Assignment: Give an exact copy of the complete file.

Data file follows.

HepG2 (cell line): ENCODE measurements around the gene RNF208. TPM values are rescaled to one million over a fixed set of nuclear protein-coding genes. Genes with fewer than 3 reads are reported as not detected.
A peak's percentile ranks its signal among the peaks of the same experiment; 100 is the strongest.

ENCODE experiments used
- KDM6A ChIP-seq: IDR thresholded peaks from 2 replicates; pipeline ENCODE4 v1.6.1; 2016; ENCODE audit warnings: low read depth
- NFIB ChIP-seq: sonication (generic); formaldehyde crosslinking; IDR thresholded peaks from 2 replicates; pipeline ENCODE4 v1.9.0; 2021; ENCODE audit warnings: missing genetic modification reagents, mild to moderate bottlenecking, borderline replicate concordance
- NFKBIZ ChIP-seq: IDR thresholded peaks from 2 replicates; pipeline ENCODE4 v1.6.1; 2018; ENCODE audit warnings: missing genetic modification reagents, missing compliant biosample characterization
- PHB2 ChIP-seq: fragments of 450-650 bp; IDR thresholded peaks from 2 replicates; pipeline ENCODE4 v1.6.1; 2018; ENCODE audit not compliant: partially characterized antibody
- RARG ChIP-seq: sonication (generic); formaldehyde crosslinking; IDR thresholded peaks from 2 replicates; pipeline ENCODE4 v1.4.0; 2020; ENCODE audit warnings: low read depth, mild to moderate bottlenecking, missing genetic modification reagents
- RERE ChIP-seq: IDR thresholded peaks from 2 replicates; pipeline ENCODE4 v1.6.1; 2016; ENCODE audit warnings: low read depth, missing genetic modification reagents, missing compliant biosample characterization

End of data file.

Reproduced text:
HepG2 (cell line): ENCODE measurements around the gene RNF208. TPM values are rescaled to one million over a fixed set of nuclear protein-coding genes. Genes with fewer than 3 reads are reported as not detected.
A peak's percentile ranks its signal among the peaks of the same experiment; 100 is the strongest.

ENCODE experiments used
- KDM6A ChIP-seq: IDR thresholded peaks from 2 replicates; pipeline ENCODE4 v1.6.1; 2016; ENCODE audit warnings: low read depth
- NFIB ChIP-seq: sonication (generic); formaldehyde crosslinking; IDR thresholded peaks from 2 replicates; pipeline ENCODE4 v1.9.0; 2021; ENCODE audit warnings: missing genetic modification reagents, mild to moderate bottlenecking, borderline replicate concordance
- NFKBIZ ChIP-seq: IDR thresholded peaks from 2 replicates; pipeline ENCODE4 v1.6.1; 2018; ENCODE audit warnings: missing genetic modification reagents, missing compliant biosample characterization
- PHB2 ChIP-seq: fragments of 450-650 bp; IDR thresholded peaks from 2 replicates; pipeline ENCODE4 v1.6.1; 2018; ENCODE audit not compliant: partially characterized antibody
- RARG ChIP-seq: sonication (generic); formaldehyde crosslinking; IDR thresholded peaks from 2 replicates; pipeline ENCODE4 v1.4.0; 2020; ENCODE audit warnings: low read depth, mild to moderate bottlenecking, missing genetic modification reagents
- RERE ChIP-seq: IDR thresholded peaks from 2 replicates; pipeline ENCODE4 v1.6.1; 2016; ENCODE audit warnings: low read depth, missing genetic modification reagents, missing compliant biosample characterization